- T-SQL Command: DELETE FROM [TableName] WHERE [Condition]
- DELETE is DML command hence it can be rolled back.
- A WHERE clause can be used to provide the facility of conditional-based deletion
- Triggers can be fired
- When we use delete command on a table having IDENTITY column, it will not reset the counter of identity column. Instead, it maintains the same counter for new rows.
- DELETE is slower than Truncate because it logs deleted data into transaction log files. DELETE command removes one row at a time and logged into transaction log files.
- T-SQL Command: TRUNCATE TABLE [TableName]
- TRUNCATE is DDL command hence it can't be rolled back.
- A WHERE clause can't be used for conditional-based deletion. It removes entire rows at once.
- Triggers will not be fired - because Truncate doesn't remove any row, it just deallocates the data pages
- When we use truncate command on a table having IDENTITY column, it will reset the counter used by identity column to the seed value defined for the column.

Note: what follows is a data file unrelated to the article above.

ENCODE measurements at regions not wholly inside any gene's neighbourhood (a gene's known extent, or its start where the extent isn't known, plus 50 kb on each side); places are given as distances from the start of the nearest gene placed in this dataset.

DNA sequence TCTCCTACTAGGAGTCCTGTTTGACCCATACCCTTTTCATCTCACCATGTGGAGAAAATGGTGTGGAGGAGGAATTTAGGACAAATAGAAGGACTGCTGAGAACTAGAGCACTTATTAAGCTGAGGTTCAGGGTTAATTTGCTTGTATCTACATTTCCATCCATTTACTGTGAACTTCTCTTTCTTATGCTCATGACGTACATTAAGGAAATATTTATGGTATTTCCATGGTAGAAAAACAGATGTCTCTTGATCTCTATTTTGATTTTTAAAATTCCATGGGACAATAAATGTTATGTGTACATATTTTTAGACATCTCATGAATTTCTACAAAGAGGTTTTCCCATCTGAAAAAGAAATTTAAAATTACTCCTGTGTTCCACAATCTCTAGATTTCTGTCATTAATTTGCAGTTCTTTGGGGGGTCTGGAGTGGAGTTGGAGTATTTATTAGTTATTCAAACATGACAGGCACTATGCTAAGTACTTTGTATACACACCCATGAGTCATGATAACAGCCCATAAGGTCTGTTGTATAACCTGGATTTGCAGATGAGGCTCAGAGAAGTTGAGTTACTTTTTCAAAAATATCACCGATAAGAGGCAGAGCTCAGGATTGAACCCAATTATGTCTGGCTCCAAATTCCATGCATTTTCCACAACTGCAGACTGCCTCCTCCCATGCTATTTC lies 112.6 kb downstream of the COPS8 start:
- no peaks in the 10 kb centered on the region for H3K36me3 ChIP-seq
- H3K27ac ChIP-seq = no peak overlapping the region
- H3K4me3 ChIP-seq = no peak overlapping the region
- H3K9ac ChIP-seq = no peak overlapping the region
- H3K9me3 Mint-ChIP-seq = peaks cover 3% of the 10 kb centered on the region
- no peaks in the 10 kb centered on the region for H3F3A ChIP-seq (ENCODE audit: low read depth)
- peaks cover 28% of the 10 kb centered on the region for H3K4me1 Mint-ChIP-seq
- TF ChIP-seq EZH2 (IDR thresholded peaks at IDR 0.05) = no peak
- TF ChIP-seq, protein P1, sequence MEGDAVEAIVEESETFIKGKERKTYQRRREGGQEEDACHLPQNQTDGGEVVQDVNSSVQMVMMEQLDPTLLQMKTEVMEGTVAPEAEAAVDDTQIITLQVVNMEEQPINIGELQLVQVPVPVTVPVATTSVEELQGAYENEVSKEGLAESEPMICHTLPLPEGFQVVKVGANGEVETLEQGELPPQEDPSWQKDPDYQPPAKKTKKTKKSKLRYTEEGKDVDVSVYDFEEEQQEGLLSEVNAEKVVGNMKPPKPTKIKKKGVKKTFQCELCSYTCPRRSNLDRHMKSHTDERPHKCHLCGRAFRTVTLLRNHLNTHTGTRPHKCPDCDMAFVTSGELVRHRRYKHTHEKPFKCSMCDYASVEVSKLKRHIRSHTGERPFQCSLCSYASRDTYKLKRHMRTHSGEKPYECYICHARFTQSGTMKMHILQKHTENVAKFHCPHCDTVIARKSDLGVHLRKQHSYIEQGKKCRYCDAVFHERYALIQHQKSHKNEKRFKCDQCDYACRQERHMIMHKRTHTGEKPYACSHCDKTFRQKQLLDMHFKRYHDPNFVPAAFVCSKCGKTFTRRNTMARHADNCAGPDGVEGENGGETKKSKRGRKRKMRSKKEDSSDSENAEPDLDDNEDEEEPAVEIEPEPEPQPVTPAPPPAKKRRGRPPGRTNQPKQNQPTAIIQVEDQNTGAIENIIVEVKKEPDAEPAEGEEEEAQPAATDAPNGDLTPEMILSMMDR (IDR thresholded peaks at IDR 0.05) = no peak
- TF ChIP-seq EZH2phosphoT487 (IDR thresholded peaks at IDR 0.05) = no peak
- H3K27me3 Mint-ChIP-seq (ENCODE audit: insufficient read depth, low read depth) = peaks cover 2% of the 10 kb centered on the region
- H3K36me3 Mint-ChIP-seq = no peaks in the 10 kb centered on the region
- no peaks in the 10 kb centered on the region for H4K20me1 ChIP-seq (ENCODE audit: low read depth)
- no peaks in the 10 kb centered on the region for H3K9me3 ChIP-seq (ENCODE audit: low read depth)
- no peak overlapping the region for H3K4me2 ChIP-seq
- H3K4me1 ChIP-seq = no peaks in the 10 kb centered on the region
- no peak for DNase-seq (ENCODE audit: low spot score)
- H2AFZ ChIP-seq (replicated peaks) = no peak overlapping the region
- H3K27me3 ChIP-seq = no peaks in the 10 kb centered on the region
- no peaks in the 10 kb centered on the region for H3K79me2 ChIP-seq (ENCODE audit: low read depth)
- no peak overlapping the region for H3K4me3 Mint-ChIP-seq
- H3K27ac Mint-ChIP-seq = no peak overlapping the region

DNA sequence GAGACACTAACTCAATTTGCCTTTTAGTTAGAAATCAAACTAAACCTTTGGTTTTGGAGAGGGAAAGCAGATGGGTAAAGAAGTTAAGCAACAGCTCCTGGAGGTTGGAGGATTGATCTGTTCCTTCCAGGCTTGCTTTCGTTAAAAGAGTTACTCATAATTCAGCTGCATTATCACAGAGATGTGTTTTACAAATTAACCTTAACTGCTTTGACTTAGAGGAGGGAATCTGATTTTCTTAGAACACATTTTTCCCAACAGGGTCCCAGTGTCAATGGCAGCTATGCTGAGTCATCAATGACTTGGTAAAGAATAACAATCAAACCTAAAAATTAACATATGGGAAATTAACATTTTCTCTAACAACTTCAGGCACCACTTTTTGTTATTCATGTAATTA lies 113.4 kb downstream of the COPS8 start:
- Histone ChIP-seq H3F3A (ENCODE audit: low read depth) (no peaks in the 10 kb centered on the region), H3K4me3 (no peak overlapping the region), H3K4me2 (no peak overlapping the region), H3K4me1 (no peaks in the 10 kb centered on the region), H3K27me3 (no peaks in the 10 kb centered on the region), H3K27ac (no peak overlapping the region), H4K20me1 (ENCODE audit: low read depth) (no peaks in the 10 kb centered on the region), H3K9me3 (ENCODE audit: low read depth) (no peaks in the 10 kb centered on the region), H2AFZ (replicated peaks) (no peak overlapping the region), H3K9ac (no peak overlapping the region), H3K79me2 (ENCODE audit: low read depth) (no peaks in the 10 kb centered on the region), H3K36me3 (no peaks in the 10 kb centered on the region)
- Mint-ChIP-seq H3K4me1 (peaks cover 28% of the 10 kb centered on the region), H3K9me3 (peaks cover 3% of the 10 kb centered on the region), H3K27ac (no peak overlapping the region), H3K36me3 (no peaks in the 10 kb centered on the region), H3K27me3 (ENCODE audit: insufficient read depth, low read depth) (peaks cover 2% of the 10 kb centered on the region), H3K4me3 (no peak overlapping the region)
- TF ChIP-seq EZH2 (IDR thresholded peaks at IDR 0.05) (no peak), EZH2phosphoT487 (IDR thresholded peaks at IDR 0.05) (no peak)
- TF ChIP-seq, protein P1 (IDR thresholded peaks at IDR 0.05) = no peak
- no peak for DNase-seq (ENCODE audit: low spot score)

- TRUCATE is faster than DELETE because it removes data directly without copying into transaction log files. In fact, TRUNCATE is also a logged operation but it logs the deallocation of the data pages in which the data exists - means your data rows still actually exist in the data pages, but the extents have been marked as empty for reuse. Thats why it is faster than DELETE command.
- Can't use truncate command if table has foreign key constraint, even if the referring table has no records. You will get below error: Cannot truncate table 'TableName' because it is being referenced by a FOREIGN KEY constraint.
- Can't use truncate command if table has a column that participate in Indexed view.